[% setvar title Objects should have builtin stringifying STRING method %]

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TITLE

Objects should have builtin stringifying STRING method

VERSION

  Maintainer: Nathan Wiger <nate@wiger.org>
  Date: 6 Aug 2000
  Last Modified: 14 Sep 2000
  Mailing List: perl6-language-objects@perl.org
  Number: 49
  Version: 3
  Status: Frozen

ABSTRACT

Currently, $ single-whatzitz types in Perl can hold several different things. One of the things that these are commonly used to hold are objects, such as:

   $q = new CGI;
   $r = Apache->request;

Unfortunately, there is no easy way to tell these are actually objects without lots of annoying ref checks throughout your code. So if you say:

   print "$q";

This prints out something like this:

   CGI=HASH(0x80ba4e8)

Which isn't very useful. This RFC attempts to fix this by providing builtin special method STRING which is automatically called when an object is "stringified".

While this can be accomplished through the use of 'use overload', a more automatic, object-specific method has certain advantages. For more details on this, please see RFC 159.

NOTES ON FREEZE

This RFC goes into details on the uses of STRING, but what you really want to read is "RFC 159: True Polymorphic Objects", which extends these concepts to other Perl operators and contexts.

DESCRIPTION

Currently, there is no way to easily distinguish between these two syntaxes:

   $scalar  =  date;     # scalar ctime date, same as localtime()
   $object  =  date;     # date object with accessor functions

As such, there is no easy way to have the date() function return both - it must decide what to return within the general scalar context. Damian's excellent RFC 21 on want() addresses several specific cases, several have suggested alternate syntaxes, such as:

   my Date $object = date;   # return object of class 'Date'
   my tm $object = date;     # return object of struct 'tm'

However, this doesn't solve the problem, since printing out either of these in a scalar context still results in "garbage".

I suggest that objects provide a default method called STRING that determines what they produce in a string context. When stringified, an object would automatically call its STRING function and return the correct value. For example, RFC 48 describes a new date() interface. In a scalar context, it could produce a date object always:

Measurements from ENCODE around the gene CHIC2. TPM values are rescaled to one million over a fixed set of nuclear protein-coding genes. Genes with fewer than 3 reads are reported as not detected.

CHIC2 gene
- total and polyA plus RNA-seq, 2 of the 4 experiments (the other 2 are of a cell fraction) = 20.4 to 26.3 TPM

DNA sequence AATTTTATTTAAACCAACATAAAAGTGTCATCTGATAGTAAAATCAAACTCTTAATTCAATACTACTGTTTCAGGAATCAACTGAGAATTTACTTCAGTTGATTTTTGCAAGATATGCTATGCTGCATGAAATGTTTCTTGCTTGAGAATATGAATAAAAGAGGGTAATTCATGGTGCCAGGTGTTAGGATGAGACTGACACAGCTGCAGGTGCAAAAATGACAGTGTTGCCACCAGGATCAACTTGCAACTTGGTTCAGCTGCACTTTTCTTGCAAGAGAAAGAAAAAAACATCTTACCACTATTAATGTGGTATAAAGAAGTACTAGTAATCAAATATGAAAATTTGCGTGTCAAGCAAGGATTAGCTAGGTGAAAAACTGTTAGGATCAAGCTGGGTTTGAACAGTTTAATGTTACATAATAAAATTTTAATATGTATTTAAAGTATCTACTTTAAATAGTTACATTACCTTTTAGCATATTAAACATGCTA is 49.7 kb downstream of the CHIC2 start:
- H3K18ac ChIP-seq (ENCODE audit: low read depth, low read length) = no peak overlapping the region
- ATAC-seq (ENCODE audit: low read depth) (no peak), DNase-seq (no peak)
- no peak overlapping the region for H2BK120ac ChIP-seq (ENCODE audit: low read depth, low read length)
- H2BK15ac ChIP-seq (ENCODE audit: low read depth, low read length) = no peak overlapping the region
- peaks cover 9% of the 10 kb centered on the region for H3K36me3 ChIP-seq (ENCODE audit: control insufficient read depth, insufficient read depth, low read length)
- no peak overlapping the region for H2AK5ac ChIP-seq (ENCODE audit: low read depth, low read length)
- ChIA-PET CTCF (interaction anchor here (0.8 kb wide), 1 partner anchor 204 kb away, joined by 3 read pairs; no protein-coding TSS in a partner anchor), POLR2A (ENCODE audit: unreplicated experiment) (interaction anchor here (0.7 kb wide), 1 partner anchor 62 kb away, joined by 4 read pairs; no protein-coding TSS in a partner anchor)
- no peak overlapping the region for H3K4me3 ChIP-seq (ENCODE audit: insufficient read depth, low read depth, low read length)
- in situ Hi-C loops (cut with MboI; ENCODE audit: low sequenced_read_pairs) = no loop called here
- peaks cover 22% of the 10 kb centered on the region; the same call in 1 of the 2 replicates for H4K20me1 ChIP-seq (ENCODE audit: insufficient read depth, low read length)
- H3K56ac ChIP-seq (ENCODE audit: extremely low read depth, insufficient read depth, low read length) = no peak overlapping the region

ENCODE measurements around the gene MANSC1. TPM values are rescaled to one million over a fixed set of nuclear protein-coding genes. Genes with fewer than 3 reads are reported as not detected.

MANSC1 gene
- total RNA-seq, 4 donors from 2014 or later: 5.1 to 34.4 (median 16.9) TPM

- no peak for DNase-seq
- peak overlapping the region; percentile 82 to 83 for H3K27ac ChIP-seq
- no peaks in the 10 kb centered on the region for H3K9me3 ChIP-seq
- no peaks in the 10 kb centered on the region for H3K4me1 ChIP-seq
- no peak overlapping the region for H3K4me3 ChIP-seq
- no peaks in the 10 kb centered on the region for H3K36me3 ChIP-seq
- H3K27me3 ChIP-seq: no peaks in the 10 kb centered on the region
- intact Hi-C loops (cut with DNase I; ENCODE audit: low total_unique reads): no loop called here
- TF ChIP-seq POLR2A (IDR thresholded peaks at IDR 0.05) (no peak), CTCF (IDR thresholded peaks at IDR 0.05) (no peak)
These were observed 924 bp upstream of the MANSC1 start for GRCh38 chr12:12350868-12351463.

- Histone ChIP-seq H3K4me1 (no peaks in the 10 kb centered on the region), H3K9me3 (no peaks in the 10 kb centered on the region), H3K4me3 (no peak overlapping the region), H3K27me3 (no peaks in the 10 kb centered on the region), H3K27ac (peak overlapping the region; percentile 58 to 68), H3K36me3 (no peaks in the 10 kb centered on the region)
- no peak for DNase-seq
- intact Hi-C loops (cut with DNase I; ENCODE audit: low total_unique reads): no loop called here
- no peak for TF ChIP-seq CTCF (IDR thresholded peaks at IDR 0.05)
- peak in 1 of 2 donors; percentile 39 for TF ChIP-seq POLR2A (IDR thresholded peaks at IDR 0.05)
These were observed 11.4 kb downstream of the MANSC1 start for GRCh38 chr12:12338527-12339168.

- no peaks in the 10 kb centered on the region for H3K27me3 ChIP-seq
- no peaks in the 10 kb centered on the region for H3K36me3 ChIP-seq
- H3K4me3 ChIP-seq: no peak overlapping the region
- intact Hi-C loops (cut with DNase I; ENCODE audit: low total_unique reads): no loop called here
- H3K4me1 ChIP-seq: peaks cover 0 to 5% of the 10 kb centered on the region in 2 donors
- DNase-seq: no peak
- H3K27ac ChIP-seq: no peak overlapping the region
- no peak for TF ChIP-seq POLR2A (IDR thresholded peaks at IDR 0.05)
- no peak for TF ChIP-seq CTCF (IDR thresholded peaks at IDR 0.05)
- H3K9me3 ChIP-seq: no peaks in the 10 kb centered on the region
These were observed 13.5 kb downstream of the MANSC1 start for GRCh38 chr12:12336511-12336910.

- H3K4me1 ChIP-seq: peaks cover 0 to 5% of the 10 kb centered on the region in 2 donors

$date = date;

However, when you went to do anything with it in a string context, it would call the appropriate method:

   print "$date";     # calls $date->STRING, which in this case would
                      # print out a ctime formatted date string

The call to $object-STRING> would be a decision made by Perl, similar to the way that tie() works. The object simply has to provide the method; Perl does the rest.

This gives us several other really neat side effects. First, we can now return a list of objects and have them act the same as a "regular old list":

   (@objects) = Class->new;

Since, in a stringifying context, each of these objects would call their STRING methods:

   print "@objects";   # calls $objects[0]->STRING, $objects[1]->STRING,
                       # and so on for the whole array, thus making it
                       # look like a plain old list

As such, we no longer have to distinguish between objects and "true" scalars. Objects are automatically converted when appropriate.

IMPLEMENTATION

All core objects should be modified to include a STRING function. This function may just be a typeglob pointing to another function, or it may be an actual separate function.

Hooks will have to be put in Perl's string context so that if something is an object, then that object's STRING method is called automatically if it exists.

MIGRATION

None. This introduces new functionality.

REFERENCES

RFC 159: True Polymorphic Objects

RFC 21: Replace wantarray with a generic want function

RFC 48: Replace localtime() and gmtime() with date() and utcdate()

Lots of people on perl6-language for great input, thanks!